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JAPANESE LENDING AND INVESTMENT WON'T RETURN TO '80s LEVELS, LEVENTHAL STUDY SHOWS

 JAPANESE LENDING AND INVESTMENT WON'T RETURN TO
 '80s LEVELS, LEVENTHAL STUDY SHOWS
 Cost of Capital May Rise Worldwide;
 Opportunities Now Exist for Loan Securitization
 LOS ANGELES, Dec. 23 /PRNewswire/ -- Japanese investment in the United States peaked in 1988 and will not return to those levels in the near future because of an overhaul in Japan's financial system, according to a new study by the national accounting firm of Kenneth Leventhal & Company (KLCO).
 "A restrictive monetary policy, higher bank capital requirements, a bearish stock market, the banking industry's low profit margins and falling land prices have changed the profile of the Japanese financial system," said Jack Rodman, director of the firm's Pacific Rim practice. "These changes are restructuring the Japanese financial system into one that focuses more on profits than growth, places a greater priority on domestic lending and forces institutions to compete on a more level playing field with the world's banks," he added.
 Rodman said the newly emerged Japanese financial industry will see a number of mergers, contracting the once plentiful supply of low-cost financing to the world's capital markets. "The door is now open for U.S. and European banks to compete, but the cost of funds will come with a higher price tag for borrowers," he added.
 The study notes that the contraction of credit in Japan is being felt around the world. Long-term capital outflow fell in 1990 to $44 billion from a high of $130 billion in 1988. Furthermore, for the first six months of this year, there was a net inflow of long- term capital amounting to $4 billion, the first inflow of capital in 11 years.
 Japanese Capital Flows: Availability and Constraints:
 The surge in Japanese investment worldwide that capped the 1980s was led by an inexpensive cost of capital and the eagerness of banks to expand market share. The KLCO study, "Japanese Capital Flows: Availability and Constraints" explains how this liquidity resulted in higher asset values of Japanese property and financial instruments that investors borrowed against to acquire trophy properties, artworks, entire companies, and stocks and bonds.
 "But higher interest rates and the resulting crash of the Japanese stock market caused the value of stocks to plunge, consequently shrinking the banks' capital base," said Jack Barthell, partner in the KLCO Los Angeles office. "So now the banks are being forced to raise capital at higher funding costs at the same time they are being asked to set aside higher capital reserves in accordance with new international bank standards," he added. The outlook for real estate loans is especially bleak since mortgage and construction loans require more capital reserves, Barthell explained.
 The Japanese banking crisis is being exacerbated by slumping land prices, which have dropped as much as 30 percent in Tokyo and Osaka.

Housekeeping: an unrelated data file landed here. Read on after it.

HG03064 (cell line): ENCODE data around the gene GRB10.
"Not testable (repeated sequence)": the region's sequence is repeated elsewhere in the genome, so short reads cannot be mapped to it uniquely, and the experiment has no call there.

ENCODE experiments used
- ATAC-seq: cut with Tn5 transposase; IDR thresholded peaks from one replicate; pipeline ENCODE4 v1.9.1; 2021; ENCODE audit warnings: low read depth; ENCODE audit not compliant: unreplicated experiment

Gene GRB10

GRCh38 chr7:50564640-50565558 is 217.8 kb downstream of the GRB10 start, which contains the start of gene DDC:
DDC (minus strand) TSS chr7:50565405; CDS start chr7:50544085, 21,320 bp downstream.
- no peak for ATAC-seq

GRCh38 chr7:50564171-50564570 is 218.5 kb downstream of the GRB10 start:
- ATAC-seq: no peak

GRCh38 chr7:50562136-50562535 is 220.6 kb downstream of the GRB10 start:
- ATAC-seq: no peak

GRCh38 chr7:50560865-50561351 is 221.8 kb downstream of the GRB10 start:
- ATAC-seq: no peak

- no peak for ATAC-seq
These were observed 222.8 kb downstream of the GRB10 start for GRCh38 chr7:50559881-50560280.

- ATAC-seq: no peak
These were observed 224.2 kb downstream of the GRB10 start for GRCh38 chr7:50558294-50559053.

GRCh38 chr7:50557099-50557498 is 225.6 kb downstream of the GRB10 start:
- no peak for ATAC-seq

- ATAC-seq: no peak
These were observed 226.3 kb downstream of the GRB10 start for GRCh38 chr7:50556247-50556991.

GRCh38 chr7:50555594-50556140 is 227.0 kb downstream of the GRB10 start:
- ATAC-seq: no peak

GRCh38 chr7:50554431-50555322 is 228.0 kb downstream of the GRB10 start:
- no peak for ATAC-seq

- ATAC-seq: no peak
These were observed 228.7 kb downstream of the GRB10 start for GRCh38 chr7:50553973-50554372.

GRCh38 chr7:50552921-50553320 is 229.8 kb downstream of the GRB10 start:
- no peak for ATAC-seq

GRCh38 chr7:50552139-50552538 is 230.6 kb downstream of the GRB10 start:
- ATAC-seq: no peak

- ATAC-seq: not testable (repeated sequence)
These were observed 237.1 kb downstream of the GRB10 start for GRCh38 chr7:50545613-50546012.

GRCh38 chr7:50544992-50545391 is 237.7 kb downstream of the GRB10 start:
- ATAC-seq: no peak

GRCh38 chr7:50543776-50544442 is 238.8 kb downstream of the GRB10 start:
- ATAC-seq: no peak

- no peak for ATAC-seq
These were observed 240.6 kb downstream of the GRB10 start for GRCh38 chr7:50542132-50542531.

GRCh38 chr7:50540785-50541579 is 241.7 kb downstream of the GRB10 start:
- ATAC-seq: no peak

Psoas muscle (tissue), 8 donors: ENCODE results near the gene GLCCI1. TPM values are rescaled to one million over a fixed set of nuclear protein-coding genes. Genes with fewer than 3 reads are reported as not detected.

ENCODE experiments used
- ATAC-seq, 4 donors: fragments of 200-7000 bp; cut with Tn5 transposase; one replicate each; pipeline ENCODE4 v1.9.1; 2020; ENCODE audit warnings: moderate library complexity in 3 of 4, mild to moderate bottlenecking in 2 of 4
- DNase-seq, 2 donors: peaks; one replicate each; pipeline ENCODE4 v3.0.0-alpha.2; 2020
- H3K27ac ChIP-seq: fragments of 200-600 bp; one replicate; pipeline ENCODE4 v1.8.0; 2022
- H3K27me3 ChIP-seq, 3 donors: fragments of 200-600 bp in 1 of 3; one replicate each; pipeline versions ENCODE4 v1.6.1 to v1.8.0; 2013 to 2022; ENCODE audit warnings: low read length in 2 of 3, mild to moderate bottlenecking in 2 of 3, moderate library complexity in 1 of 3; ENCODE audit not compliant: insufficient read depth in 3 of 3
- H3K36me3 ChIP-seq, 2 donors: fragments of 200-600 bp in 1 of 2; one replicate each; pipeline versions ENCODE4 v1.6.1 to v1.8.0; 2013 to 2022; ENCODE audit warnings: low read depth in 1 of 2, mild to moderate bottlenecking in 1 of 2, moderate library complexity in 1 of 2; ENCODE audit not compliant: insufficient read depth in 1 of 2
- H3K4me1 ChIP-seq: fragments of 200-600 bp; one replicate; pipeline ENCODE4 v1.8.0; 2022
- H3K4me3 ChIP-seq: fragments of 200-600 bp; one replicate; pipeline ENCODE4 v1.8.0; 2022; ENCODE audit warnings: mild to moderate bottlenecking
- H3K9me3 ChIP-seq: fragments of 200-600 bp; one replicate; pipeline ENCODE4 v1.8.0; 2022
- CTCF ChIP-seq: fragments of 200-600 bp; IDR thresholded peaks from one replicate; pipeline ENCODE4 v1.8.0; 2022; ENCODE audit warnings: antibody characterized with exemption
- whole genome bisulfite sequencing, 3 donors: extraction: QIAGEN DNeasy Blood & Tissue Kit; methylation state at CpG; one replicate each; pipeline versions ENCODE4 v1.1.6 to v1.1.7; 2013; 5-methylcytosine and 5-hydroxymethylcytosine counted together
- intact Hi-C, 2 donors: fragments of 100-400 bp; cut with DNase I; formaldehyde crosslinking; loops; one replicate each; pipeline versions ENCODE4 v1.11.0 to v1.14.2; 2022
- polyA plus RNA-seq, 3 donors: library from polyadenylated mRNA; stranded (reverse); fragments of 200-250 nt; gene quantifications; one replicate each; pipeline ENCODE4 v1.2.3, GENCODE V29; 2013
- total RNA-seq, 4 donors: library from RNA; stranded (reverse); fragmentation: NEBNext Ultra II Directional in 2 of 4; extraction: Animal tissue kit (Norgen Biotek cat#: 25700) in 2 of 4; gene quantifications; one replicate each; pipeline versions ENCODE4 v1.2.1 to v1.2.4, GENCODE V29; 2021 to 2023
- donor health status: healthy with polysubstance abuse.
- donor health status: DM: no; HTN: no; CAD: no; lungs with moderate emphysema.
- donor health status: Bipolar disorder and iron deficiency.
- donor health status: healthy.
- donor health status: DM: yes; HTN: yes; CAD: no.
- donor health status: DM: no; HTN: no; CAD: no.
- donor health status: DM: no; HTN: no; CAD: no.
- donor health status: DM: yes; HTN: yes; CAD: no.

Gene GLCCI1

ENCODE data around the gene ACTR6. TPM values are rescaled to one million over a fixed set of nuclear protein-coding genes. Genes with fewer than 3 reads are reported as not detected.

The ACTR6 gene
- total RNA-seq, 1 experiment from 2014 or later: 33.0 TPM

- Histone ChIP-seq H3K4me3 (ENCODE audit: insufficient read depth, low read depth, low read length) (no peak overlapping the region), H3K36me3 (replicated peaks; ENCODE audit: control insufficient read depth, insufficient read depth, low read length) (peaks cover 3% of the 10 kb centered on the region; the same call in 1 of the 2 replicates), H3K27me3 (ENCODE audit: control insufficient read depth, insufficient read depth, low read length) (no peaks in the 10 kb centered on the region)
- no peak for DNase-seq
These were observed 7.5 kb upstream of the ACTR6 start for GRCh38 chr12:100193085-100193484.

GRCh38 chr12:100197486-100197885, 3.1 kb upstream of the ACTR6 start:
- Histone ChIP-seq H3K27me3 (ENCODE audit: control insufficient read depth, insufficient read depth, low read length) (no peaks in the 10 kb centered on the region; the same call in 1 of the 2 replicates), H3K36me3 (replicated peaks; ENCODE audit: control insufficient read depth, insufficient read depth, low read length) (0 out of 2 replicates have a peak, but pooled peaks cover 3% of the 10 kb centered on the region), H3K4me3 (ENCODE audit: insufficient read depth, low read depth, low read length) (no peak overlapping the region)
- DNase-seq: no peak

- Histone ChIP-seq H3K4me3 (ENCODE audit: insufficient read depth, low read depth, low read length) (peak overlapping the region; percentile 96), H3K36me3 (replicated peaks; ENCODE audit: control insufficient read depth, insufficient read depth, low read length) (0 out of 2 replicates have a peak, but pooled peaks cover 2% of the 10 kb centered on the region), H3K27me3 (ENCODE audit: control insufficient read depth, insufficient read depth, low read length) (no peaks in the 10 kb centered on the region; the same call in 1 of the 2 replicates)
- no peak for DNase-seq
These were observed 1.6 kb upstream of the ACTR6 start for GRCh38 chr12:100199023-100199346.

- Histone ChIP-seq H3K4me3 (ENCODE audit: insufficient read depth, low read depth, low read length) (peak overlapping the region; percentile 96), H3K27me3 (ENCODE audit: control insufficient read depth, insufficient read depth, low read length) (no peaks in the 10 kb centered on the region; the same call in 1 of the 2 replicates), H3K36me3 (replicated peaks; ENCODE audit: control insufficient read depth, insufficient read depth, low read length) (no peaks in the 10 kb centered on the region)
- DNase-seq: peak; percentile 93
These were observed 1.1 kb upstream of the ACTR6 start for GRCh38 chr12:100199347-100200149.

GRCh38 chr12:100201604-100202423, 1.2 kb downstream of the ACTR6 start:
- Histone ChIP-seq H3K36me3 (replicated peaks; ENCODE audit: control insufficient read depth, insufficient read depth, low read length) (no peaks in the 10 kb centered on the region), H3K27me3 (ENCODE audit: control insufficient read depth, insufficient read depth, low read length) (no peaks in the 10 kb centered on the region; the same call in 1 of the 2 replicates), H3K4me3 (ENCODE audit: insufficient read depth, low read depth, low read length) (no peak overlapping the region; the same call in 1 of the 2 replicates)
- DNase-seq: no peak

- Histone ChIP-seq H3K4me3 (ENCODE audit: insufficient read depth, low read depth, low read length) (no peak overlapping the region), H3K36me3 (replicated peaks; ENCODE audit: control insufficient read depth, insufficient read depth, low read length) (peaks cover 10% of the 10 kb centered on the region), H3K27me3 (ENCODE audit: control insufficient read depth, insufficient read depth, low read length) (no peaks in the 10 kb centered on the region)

Troubled Debt Restructuring:
 "The drop in asset value coupled with declining cash flows resulting from lower occupancy rates is forcing more domestic and foreign borrowers to default on real estate loans. The increasing number of troubled real estate loans may push prices down further," Rodman warned. Japan's Federation of Bankers' Association recently reported that non-performing loans for the country's major commercial banks exceeded general loan loss reserves and the number of bad loans is likely to rise.
 Experience with troubled debt restructuring in the United States could start a move toward restructuring of the growing number of these bad domestic loans.
 Securitization:
 Problems in the Japanese financial system have opened up more than lending opportunities for U.S. financial institutions, Barthell noted. "The higher international reserve standards that are forcing Japanese banks to get more loans off the balance sheet will lead to a greater reliance on securitization," he predicted. "Now is the time for American investment bankers and real estate finance experts to start flexing their muscles in Japan, bringing the technology and skill needed to restructure Japanese real estate companies and underwrite and securitize corporate and consumer debt," Barthell said.
 Kenneth Leventhal is the country's 10th largest accounting firm known for its expertise in real estate and financial services and its comprehensive studies on Japanese investment in the United States. It has offices in 13 cities and is affiliated internationally with Clark Kenneth Leventhal.
 -0- 12/23/91
 /CONTACT: Francie Murphy of Casey & Sayre, 310-457-3676, for Kenneth Leventhal & Co./ CO: Kenneth Leventhal & Co. ST: California IN: FIN SU: ECO


SE -- LA009 -- 4896 12/23/91 14:36 EST
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Date:Dec 23, 1991
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